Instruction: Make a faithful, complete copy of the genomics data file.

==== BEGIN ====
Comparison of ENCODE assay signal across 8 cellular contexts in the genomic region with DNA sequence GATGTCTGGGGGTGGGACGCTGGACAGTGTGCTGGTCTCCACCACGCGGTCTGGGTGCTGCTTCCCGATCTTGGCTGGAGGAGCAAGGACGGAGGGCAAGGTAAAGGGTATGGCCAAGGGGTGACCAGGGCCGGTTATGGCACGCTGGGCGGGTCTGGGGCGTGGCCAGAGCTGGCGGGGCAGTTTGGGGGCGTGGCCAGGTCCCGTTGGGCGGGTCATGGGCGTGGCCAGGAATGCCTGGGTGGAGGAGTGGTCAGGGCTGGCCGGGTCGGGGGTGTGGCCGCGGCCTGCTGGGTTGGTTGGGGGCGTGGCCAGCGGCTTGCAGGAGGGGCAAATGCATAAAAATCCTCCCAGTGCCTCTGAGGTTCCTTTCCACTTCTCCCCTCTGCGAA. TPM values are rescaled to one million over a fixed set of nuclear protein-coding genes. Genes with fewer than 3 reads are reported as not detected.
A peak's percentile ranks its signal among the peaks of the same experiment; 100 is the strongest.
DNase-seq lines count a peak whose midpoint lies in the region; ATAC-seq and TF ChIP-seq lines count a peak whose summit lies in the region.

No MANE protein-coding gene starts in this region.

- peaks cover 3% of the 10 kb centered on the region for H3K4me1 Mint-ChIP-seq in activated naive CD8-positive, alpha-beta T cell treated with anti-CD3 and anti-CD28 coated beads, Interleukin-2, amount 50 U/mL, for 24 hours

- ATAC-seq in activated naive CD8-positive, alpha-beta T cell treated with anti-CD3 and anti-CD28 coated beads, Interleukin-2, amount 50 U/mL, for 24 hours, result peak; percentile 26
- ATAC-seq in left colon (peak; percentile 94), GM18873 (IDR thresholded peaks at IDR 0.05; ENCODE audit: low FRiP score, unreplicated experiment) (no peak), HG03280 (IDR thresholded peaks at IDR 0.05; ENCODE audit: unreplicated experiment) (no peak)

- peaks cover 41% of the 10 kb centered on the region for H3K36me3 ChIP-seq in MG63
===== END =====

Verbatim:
Comparison of ENCODE assay signal across 8 cellular contexts in the genomic region with DNA sequence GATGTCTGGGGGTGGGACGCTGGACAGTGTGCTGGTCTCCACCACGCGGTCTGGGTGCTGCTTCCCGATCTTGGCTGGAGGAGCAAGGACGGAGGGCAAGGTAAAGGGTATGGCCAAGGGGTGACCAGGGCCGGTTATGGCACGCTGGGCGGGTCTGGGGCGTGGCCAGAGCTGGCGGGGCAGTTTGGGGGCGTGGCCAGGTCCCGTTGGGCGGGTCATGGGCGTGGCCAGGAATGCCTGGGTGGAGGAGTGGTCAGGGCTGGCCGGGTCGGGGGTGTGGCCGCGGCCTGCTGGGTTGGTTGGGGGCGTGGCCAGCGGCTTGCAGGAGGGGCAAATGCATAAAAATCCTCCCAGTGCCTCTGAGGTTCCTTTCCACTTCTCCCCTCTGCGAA. TPM values are rescaled to one million over a fixed set of nuclear protein-coding genes. Genes with fewer than 3 reads are reported as not detected.
A peak's percentile ranks its signal among the peaks of the same experiment; 100 is the strongest.
DNase-seq lines count a peak whose midpoint lies in the region; ATAC-seq and TF ChIP-seq lines count a peak whose summit lies in the region.

No MANE protein-coding gene starts in this region.

- peaks cover 3% of the 10 kb centered on the region for H3K4me1 Mint-ChIP-seq in activated naive CD8-positive, alpha-beta T cell treated with anti-CD3 and anti-CD28 coated beads, Interleukin-2, amount 50 U/mL, for 24 hours

- ATAC-seq in activated naive CD8-positive, alpha-beta T cell treated with anti-CD3 and anti-CD28 coated beads, Interleukin-2, amount 50 U/mL, for 24 hours, result peak; percentile 26
- ATAC-seq in left colon (peak; percentile 94), GM18873 (IDR thresholded peaks at IDR 0.05; ENCODE audit: low FRiP score, unreplicated experiment) (no peak), HG03280 (IDR thresholded peaks at IDR 0.05; ENCODE audit: unreplicated experiment) (no peak)

- peaks cover 41% of the 10 kb centered on the region for H3K36me3 ChIP-seq in MG63